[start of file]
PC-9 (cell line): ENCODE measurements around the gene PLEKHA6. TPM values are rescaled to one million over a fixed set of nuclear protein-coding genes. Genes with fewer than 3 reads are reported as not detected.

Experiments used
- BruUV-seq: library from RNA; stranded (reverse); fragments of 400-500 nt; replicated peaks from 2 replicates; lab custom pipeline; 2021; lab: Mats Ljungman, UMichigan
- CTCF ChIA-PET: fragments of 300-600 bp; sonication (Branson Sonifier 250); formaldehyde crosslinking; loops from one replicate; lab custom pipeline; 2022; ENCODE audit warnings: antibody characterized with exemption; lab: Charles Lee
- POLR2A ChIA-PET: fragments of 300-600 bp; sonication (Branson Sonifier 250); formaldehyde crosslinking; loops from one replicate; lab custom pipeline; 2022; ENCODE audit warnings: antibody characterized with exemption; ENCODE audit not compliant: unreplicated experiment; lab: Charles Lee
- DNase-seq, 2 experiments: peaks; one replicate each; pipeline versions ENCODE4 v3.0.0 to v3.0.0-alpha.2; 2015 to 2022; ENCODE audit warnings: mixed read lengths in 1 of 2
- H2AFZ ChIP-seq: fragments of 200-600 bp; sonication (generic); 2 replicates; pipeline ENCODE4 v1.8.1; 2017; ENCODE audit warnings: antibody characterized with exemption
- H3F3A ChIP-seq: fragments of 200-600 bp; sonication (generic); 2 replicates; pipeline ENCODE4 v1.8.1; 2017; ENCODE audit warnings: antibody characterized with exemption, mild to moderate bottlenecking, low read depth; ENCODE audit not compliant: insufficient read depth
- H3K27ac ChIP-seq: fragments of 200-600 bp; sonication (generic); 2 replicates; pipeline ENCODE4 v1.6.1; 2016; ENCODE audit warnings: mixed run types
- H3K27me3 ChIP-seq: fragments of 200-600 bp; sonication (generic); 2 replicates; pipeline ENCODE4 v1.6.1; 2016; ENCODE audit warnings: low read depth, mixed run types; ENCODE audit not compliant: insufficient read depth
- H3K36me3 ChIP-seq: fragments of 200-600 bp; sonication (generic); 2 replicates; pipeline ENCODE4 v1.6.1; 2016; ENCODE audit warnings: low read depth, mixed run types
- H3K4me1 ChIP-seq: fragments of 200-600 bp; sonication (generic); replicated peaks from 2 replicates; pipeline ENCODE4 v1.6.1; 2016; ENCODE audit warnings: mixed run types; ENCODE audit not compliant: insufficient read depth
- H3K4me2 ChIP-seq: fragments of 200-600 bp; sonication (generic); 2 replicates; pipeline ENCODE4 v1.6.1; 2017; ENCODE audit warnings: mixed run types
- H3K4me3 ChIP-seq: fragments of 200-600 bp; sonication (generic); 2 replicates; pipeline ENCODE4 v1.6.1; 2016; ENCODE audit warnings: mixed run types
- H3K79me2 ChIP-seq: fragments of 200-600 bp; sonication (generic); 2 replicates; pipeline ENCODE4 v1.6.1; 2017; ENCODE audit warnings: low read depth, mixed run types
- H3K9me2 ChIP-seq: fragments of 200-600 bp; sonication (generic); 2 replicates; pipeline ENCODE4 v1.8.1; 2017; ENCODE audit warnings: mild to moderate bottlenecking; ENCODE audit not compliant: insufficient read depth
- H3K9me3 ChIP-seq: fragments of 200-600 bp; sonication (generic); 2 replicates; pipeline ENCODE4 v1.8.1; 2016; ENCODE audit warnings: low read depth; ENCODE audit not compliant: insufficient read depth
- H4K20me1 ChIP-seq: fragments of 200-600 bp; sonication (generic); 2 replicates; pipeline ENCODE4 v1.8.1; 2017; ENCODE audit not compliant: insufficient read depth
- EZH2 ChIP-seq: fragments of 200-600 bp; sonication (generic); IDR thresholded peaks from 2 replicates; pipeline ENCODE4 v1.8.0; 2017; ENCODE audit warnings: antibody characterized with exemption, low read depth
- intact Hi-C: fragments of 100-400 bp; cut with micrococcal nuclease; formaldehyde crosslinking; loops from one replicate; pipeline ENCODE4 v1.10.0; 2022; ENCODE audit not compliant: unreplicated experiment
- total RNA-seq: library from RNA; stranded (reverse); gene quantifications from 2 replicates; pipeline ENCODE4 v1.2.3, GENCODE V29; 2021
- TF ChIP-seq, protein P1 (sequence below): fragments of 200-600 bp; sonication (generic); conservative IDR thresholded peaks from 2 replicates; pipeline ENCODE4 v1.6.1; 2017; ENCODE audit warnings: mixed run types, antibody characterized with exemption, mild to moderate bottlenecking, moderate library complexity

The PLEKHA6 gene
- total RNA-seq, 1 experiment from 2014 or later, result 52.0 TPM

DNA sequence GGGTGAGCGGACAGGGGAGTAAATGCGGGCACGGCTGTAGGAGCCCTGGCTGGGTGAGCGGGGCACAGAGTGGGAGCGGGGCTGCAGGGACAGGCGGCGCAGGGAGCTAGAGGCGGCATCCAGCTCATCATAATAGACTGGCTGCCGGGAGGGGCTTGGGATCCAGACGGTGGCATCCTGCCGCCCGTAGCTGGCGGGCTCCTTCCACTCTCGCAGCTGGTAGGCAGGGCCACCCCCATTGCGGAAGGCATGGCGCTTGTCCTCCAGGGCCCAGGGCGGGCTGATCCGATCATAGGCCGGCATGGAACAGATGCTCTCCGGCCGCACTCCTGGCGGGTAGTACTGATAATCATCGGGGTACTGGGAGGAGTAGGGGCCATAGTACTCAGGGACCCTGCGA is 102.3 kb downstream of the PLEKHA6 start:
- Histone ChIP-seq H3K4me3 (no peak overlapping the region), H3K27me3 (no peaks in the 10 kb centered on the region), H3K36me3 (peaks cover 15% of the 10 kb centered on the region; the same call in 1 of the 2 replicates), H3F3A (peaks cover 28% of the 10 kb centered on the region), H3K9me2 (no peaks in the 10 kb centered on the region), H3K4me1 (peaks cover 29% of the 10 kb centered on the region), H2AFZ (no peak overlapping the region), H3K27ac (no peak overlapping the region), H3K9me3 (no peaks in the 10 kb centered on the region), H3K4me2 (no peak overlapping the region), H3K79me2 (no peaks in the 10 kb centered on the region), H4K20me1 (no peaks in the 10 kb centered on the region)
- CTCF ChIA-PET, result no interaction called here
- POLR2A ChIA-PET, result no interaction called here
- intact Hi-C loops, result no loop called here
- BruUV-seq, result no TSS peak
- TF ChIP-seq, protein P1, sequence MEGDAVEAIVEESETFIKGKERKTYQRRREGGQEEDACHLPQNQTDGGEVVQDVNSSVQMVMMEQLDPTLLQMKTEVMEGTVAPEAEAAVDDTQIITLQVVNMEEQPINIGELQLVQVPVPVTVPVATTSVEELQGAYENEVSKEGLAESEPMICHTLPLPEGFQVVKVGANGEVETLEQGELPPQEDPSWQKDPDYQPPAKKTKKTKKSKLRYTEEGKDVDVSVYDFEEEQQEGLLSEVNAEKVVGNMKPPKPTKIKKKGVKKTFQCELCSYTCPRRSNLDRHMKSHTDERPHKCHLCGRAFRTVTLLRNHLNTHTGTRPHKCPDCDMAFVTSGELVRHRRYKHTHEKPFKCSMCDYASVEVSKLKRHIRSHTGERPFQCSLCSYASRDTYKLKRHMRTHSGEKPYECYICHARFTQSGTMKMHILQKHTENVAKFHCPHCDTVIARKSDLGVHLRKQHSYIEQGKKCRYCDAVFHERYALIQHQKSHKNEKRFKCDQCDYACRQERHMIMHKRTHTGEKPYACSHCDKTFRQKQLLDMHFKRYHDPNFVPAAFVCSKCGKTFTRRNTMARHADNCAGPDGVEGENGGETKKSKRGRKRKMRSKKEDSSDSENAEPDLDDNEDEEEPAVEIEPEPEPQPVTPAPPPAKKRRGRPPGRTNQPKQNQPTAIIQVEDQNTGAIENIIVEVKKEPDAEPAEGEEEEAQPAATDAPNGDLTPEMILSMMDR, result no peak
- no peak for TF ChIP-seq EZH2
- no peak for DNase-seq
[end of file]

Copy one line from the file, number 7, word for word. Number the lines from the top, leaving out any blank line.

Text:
- H2AFZ ChIP-seq: fragments of 200-600 bp; sonication (generic); 2 replicates; pipeline ENCODE4 v1.8.1; 2017; ENCODE audit warnings: antibody characterized with exemption